There is growing evidence about the health benefits of nature, whether it's sitting in nature, walking in nature, smelling wood, touching wood or listening to forest sounds. Exposure to nature has been demonstrated to decrease our level of cortisol (main stress hormone), slow down our heart rate and make us us feel relaxed. (1)
You may have experienced the benefits of nature yourself, when sitting on the beach or walking in the woods. How about making nature connectedness a regular practice and seek a daily dose of nature for well-being?
Please note that nature connectedness is not just exposure to nature, measured in time spent in nature and number of visits. What we do in nature matters more than how long we spend in it. Improving nature connectedness is about nurturing a close relationship with nature.
I have started connecting with nature since taking daily walks around my local area, exploring and discovering public footpaths, noticing birds, trees and flowers and finding beauty in my natural surroundings. More recently, I have become aware of my state of mind when out walking and how noticing good things about nature makes me feel. Whenever I feel overworked, rushed or stressed, I turn to nature. Not just by sitting or walking in nature but by finding beauty and serenity in what is physically in front of me. And it can be as simple as looking through my window at the trees and the sky or closing my eyes and listening to birds singing, or even listening to nature sounds as I work!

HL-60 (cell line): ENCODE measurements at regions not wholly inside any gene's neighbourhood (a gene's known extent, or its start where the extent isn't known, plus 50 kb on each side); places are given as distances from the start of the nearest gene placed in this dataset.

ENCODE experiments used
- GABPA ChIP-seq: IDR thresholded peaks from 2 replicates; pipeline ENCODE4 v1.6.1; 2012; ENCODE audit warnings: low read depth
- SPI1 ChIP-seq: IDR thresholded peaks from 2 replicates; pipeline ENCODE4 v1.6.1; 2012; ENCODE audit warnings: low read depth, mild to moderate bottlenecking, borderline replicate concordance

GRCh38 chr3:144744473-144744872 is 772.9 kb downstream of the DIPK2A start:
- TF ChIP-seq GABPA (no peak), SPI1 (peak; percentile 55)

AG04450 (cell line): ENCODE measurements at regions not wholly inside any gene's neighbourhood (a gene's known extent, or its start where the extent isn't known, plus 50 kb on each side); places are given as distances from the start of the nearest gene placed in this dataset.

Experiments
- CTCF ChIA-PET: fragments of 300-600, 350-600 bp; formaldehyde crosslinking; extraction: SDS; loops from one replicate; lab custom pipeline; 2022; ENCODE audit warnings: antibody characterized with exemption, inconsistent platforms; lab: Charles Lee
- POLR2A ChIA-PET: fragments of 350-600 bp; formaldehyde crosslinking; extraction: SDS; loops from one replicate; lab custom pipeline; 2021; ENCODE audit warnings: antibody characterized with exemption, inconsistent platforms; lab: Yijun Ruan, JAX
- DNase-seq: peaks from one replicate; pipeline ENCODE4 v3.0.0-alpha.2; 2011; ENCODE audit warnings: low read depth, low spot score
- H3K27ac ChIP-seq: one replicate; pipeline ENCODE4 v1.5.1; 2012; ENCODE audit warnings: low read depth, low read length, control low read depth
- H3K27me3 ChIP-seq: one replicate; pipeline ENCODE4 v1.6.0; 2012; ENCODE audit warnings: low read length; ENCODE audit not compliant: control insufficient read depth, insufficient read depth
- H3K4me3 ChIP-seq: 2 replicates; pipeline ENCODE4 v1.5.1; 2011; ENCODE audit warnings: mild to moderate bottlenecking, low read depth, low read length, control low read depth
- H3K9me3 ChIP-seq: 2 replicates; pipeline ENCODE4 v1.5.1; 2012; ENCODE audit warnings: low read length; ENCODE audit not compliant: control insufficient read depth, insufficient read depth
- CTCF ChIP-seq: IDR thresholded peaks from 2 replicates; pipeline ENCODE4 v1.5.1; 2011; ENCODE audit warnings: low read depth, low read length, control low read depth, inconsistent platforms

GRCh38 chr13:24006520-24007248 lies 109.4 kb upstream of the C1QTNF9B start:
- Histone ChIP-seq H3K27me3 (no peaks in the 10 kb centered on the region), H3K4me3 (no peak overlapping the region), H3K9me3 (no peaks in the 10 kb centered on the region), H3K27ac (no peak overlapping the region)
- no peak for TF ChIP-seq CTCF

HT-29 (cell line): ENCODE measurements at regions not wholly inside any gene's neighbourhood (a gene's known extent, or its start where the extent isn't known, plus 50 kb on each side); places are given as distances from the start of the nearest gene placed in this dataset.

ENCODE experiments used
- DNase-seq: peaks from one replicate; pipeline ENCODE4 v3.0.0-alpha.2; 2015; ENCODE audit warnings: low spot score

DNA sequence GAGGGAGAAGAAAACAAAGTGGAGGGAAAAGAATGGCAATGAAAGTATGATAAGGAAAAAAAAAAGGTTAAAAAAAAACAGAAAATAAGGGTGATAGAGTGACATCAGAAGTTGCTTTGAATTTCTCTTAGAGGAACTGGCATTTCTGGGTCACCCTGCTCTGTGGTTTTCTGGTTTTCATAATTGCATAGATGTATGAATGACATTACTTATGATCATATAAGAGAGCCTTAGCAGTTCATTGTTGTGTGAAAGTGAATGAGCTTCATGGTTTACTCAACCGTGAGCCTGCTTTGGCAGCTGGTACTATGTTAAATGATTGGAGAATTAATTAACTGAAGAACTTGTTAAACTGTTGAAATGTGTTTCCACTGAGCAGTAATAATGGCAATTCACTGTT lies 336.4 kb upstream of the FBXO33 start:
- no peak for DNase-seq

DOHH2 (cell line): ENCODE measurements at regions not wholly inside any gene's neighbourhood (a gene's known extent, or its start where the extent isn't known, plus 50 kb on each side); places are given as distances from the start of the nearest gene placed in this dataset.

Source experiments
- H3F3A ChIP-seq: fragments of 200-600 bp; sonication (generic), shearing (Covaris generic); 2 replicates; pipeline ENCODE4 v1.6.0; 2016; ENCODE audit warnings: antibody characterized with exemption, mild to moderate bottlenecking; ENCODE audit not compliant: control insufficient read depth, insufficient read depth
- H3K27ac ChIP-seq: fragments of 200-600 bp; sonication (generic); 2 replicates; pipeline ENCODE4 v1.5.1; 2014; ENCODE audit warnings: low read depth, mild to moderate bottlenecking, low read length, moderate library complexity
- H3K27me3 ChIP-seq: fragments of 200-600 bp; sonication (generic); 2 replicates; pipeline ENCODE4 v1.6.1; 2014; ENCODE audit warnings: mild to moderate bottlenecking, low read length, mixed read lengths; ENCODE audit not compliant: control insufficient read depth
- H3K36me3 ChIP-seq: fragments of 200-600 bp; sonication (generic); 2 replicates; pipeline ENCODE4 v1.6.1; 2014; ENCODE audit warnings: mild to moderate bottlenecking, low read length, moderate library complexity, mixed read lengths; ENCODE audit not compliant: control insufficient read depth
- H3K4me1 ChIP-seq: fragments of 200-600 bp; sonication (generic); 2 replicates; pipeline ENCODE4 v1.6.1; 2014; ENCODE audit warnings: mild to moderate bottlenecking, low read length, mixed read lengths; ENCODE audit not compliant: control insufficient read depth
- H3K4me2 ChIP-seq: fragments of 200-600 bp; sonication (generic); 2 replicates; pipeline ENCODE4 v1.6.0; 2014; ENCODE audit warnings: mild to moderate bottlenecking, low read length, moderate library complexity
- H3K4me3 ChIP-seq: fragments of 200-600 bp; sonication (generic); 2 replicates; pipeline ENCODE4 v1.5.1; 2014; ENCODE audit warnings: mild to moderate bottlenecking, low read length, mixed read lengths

You will find below some small steps to help explore and nurture your connection with nature, which has been proven to boost two types of happiness – feeling good and functioning well. (3)
5 minutes of making your relationship to nature personal: Find a location near you that you feel provides a physical connection with nature that makes you feel good. Revisit that special place often. You might even want to take a picture of it to have readily available when you need it.
5 minutes of colour focus: Seeking nature throughout the day helps top up our energy levels. Why not focus your attention on energising colours in nature (red, yellow) when in need of a boost and on calming colours (blue, green, white) for a relaxing effect? Access to a collection of photos of nature can be helpful when access to nature is limited as it has been shown that simply looking at photos of nature can make you feel good. (2)
5 minutes of barefoot: Walking is a powerful antidote to stress and anxiety. The rhythm of our steps is particularly soothing. To be closer to nature, why not take your shoes off and experience nature through the sensory nerve endings in your feet? If indoors, there is the option of having some natural objects to expose your feet to, such as a sheep rug, small stones or conkers.
5 minutes of sunshine: sunshine is an instant mood booster. Feeling it on our faces and arms or on our backs rejuvenates us. Open the window or go out of the door to get your daily dose of sunshine while it's out, especially at times when it is in short supply. And if there is no sunshine, being outside in daylight is the next best thing! If that's not possible, have your favourite photos of sunshine readily available. Sunrises and sunsets are particularly beautiful to look at!
5 minutes of mindfulness: stop, look and listen to nature all around you when you get the chance - what do you notice? What do you hear? What do you smell?
Did you enjoy this post? If so, do not hesitate to let me know in the comments!
If you would like to delve deeper into nature connectedness, I recommend the following free course: Nature connectedness: For a new relationship with nature with the University of Derby.
Knowing the benefits of nature for our physical and emotional well-being is great but it's through regular practice that we actually reap the full benefits.